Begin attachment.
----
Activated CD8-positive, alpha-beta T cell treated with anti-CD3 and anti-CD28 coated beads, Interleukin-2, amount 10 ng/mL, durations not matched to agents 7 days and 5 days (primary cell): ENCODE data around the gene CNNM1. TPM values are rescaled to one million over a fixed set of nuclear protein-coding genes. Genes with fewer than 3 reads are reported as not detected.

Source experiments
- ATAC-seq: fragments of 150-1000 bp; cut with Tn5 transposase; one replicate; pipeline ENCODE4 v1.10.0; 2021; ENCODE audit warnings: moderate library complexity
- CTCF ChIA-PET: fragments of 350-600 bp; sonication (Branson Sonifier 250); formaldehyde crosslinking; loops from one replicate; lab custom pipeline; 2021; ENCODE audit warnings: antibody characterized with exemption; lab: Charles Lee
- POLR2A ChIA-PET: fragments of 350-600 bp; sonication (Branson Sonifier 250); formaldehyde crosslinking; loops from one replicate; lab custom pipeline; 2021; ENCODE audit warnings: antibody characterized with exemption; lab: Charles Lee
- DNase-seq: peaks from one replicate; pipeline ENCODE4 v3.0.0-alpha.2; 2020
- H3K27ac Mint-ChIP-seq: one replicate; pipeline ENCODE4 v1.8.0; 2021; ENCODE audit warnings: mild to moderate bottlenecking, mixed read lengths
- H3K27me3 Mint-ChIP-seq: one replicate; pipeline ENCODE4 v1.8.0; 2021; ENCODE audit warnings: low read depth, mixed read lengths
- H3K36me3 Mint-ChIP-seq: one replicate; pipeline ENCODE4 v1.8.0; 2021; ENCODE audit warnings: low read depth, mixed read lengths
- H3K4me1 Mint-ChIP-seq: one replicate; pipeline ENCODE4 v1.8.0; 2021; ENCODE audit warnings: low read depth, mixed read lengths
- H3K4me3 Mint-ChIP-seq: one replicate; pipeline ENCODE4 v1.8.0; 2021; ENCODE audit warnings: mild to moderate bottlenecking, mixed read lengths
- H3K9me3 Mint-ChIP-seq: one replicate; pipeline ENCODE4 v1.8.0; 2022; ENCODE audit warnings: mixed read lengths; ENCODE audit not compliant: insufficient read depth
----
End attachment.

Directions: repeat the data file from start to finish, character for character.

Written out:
Activated CD8-positive, alpha-beta T cell treated with anti-CD3 and anti-CD28 coated beads, Interleukin-2, amount 10 ng/mL, durations not matched to agents 7 days and 5 days (primary cell): ENCODE data around the gene CNNM1. TPM values are rescaled to one million over a fixed set of nuclear protein-coding genes. Genes with fewer than 3 reads are reported as not detected.

Source experiments
- ATAC-seq: fragments of 150-1000 bp; cut with Tn5 transposase; one replicate; pipeline ENCODE4 v1.10.0; 2021; ENCODE audit warnings: moderate library complexity
- CTCF ChIA-PET: fragments of 350-600 bp; sonication (Branson Sonifier 250); formaldehyde crosslinking; loops from one replicate; lab custom pipeline; 2021; ENCODE audit warnings: antibody characterized with exemption; lab: Charles Lee
- POLR2A ChIA-PET: fragments of 350-600 bp; sonication (Branson Sonifier 250); formaldehyde crosslinking; loops from one replicate; lab custom pipeline; 2021; ENCODE audit warnings: antibody characterized with exemption; lab: Charles Lee
- DNase-seq: peaks from one replicate; pipeline ENCODE4 v3.0.0-alpha.2; 2020
- H3K27ac Mint-ChIP-seq: one replicate; pipeline ENCODE4 v1.8.0; 2021; ENCODE audit warnings: mild to moderate bottlenecking, mixed read lengths
- H3K27me3 Mint-ChIP-seq: one replicate; pipeline ENCODE4 v1.8.0; 2021; ENCODE audit warnings: low read depth, mixed read lengths
- H3K36me3 Mint-ChIP-seq: one replicate; pipeline ENCODE4 v1.8.0; 2021; ENCODE audit warnings: low read depth, mixed read lengths
- H3K4me1 Mint-ChIP-seq: one replicate; pipeline ENCODE4 v1.8.0; 2021; ENCODE audit warnings: low read depth, mixed read lengths
- H3K4me3 Mint-ChIP-seq: one replicate; pipeline ENCODE4 v1.8.0; 2021; ENCODE audit warnings: mild to moderate bottlenecking, mixed read lengths
- H3K9me3 Mint-ChIP-seq: one replicate; pipeline ENCODE4 v1.8.0; 2022; ENCODE audit warnings: mixed read lengths; ENCODE audit not compliant: insufficient read depth